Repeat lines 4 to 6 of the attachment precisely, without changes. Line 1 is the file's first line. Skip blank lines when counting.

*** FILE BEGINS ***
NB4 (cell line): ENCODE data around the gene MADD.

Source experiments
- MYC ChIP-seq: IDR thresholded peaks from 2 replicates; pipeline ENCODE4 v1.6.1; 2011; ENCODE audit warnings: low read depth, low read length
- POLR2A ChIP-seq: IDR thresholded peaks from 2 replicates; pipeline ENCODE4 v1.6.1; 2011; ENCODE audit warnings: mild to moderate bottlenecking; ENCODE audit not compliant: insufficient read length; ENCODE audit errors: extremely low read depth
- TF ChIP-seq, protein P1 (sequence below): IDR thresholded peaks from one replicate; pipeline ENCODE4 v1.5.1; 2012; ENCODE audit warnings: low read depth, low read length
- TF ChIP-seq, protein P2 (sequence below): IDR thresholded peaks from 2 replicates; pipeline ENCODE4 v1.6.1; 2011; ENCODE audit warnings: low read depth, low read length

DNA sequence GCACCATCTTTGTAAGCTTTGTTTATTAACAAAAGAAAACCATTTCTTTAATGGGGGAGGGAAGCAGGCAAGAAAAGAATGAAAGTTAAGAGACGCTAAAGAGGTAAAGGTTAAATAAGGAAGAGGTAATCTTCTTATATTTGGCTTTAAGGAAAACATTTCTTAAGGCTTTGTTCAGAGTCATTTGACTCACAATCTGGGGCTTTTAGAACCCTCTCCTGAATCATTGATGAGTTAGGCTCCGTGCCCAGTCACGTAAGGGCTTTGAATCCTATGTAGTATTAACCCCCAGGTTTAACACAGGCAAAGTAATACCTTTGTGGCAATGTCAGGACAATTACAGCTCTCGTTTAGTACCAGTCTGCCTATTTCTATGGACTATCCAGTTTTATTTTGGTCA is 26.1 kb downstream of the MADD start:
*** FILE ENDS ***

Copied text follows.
- POLR2A ChIP-seq: IDR thresholded peaks from 2 replicates; pipeline ENCODE4 v1.6.1; 2011; ENCODE audit warnings: mild to moderate bottlenecking; ENCODE audit not compliant: insufficient read length; ENCODE audit errors: extremely low read depth
- TF ChIP-seq, protein P1 (sequence below): IDR thresholded peaks from one replicate; pipeline ENCODE4 v1.5.1; 2012; ENCODE audit warnings: low read depth, low read length
- TF ChIP-seq, protein P2 (sequence below): IDR thresholded peaks from 2 replicates; pipeline ENCODE4 v1.6.1; 2011; ENCODE audit warnings: low read depth, low read length